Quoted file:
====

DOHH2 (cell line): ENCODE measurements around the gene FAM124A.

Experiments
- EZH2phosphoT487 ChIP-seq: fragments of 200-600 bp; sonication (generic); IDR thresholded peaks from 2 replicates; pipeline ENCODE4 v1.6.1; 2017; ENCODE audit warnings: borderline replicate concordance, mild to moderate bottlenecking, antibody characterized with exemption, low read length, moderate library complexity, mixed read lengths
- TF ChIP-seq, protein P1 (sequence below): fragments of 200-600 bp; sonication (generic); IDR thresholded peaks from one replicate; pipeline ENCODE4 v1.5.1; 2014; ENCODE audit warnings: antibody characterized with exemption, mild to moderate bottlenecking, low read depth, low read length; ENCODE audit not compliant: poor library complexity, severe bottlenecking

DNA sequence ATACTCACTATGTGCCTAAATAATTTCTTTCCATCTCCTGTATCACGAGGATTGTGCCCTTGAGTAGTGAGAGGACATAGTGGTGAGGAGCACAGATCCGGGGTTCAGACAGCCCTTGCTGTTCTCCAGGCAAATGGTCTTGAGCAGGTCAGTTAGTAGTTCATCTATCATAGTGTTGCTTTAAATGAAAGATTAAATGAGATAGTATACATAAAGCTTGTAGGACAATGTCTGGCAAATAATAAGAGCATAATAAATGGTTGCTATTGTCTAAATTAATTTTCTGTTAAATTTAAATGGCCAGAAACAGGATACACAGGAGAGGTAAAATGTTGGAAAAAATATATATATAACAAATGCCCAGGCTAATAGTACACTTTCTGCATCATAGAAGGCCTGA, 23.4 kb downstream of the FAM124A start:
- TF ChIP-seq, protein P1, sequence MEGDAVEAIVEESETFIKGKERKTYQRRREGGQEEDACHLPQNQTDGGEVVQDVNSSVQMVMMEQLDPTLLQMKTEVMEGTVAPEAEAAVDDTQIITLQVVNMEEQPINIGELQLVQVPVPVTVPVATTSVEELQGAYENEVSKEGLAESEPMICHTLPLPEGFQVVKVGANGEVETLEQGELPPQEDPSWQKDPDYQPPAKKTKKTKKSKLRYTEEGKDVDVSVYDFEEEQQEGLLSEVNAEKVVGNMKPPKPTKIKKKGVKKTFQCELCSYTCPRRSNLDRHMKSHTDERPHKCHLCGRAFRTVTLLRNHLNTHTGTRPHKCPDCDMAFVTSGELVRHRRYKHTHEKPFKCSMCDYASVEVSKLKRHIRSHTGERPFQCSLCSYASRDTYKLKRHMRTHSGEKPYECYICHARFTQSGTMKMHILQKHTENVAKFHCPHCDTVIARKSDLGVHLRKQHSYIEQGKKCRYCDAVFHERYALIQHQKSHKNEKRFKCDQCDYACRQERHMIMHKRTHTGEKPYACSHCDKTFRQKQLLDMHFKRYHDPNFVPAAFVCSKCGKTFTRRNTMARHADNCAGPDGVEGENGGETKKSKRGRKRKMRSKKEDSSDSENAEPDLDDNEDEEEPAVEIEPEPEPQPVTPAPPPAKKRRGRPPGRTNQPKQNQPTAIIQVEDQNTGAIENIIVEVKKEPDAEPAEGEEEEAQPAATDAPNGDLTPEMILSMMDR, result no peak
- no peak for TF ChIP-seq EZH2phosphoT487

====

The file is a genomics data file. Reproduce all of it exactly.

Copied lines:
DOHH2 (cell line): ENCODE measurements around the gene FAM124A.

Experiments
- EZH2phosphoT487 ChIP-seq: fragments of 200-600 bp; sonication (generic); IDR thresholded peaks from 2 replicates; pipeline ENCODE4 v1.6.1; 2017; ENCODE audit warnings: borderline replicate concordance, mild to moderate bottlenecking, antibody characterized with exemption, low read length, moderate library complexity, mixed read lengths
- TF ChIP-seq, protein P1 (sequence below): fragments of 200-600 bp; sonication (generic); IDR thresholded peaks from one replicate; pipeline ENCODE4 v1.5.1; 2014; ENCODE audit warnings: antibody characterized with exemption, mild to moderate bottlenecking, low read depth, low read length; ENCODE audit not compliant: poor library complexity, severe bottlenecking

DNA sequence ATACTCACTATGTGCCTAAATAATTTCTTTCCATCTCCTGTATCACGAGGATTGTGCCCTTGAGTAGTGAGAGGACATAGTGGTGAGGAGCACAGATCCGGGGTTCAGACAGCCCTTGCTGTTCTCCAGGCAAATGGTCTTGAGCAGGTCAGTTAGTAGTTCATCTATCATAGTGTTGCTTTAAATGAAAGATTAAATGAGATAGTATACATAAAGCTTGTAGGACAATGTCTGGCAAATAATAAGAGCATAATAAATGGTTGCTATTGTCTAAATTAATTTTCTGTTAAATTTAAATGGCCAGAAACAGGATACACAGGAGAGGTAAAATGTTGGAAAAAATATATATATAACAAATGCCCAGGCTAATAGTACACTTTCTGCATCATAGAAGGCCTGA, 23.4 kb downstream of the FAM124A start:
- TF ChIP-seq, protein P1, sequence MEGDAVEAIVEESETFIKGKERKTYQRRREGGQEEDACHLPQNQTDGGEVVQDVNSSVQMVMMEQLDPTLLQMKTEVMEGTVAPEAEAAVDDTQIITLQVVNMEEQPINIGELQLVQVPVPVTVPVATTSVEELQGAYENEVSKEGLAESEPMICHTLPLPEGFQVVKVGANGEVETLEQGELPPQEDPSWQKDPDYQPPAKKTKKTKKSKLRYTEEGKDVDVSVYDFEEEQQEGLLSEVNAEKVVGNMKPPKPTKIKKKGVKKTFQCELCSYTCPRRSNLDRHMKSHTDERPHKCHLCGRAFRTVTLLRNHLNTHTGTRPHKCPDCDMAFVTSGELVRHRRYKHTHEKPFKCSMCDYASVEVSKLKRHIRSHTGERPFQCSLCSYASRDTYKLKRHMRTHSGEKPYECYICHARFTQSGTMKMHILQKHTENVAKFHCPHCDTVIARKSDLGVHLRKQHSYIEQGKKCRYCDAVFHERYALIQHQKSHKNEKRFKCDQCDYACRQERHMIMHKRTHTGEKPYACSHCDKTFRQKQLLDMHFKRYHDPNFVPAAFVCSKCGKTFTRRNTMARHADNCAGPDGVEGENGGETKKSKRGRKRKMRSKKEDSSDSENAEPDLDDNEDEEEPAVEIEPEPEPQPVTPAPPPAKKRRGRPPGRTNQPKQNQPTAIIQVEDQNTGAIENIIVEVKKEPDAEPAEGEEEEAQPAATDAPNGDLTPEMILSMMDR, result no peak
- no peak for TF ChIP-seq EZH2phosphoT487